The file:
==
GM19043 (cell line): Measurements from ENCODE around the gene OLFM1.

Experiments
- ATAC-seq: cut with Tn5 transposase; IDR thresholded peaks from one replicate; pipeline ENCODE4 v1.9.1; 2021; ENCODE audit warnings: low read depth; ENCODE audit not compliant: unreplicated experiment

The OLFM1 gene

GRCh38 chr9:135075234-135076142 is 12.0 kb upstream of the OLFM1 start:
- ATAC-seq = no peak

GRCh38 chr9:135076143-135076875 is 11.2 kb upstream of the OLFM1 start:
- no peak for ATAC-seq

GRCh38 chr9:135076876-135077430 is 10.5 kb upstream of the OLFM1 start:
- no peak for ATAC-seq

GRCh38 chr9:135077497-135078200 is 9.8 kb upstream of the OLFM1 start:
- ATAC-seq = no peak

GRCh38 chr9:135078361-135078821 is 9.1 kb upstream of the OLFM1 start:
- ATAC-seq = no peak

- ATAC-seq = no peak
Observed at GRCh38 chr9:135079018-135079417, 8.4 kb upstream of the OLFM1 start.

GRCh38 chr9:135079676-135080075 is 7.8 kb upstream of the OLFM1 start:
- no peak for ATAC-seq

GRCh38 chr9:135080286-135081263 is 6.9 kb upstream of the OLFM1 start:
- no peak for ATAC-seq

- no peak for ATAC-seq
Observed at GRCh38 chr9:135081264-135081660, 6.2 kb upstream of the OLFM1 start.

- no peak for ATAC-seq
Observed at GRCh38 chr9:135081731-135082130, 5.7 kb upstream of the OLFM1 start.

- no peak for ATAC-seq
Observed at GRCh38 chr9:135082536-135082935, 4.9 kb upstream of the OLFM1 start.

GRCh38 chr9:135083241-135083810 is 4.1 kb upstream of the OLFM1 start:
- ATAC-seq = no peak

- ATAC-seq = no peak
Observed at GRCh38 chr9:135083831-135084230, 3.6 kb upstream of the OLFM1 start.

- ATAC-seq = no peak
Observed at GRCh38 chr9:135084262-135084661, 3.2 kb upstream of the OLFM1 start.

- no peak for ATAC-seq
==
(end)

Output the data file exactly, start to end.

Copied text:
GM19043 (cell line): Measurements from ENCODE around the gene OLFM1.

Experiments
- ATAC-seq: cut with Tn5 transposase; IDR thresholded peaks from one replicate; pipeline ENCODE4 v1.9.1; 2021; ENCODE audit warnings: low read depth; ENCODE audit not compliant: unreplicated experiment

The OLFM1 gene

GRCh38 chr9:135075234-135076142 is 12.0 kb upstream of the OLFM1 start:
- ATAC-seq = no peak

GRCh38 chr9:135076143-135076875 is 11.2 kb upstream of the OLFM1 start:
- no peak for ATAC-seq

GRCh38 chr9:135076876-135077430 is 10.5 kb upstream of the OLFM1 start:
- no peak for ATAC-seq

GRCh38 chr9:135077497-135078200 is 9.8 kb upstream of the OLFM1 start:
- ATAC-seq = no peak

GRCh38 chr9:135078361-135078821 is 9.1 kb upstream of the OLFM1 start:
- ATAC-seq = no peak

- ATAC-seq = no peak
Observed at GRCh38 chr9:135079018-135079417, 8.4 kb upstream of the OLFM1 start.

GRCh38 chr9:135079676-135080075 is 7.8 kb upstream of the OLFM1 start:
- no peak for ATAC-seq

GRCh38 chr9:135080286-135081263 is 6.9 kb upstream of the OLFM1 start:
- no peak for ATAC-seq

- no peak for ATAC-seq
Observed at GRCh38 chr9:135081264-135081660, 6.2 kb upstream of the OLFM1 start.

- no peak for ATAC-seq
Observed at GRCh38 chr9:135081731-135082130, 5.7 kb upstream of the OLFM1 start.

- no peak for ATAC-seq
Observed at GRCh38 chr9:135082536-135082935, 4.9 kb upstream of the OLFM1 start.

GRCh38 chr9:135083241-135083810 is 4.1 kb upstream of the OLFM1 start:
- ATAC-seq = no peak

- ATAC-seq = no peak
Observed at GRCh38 chr9:135083831-135084230, 3.6 kb upstream of the OLFM1 start.

- ATAC-seq = no peak
Observed at GRCh38 chr9:135084262-135084661, 3.2 kb upstream of the OLFM1 start.

- no peak for ATAC-seq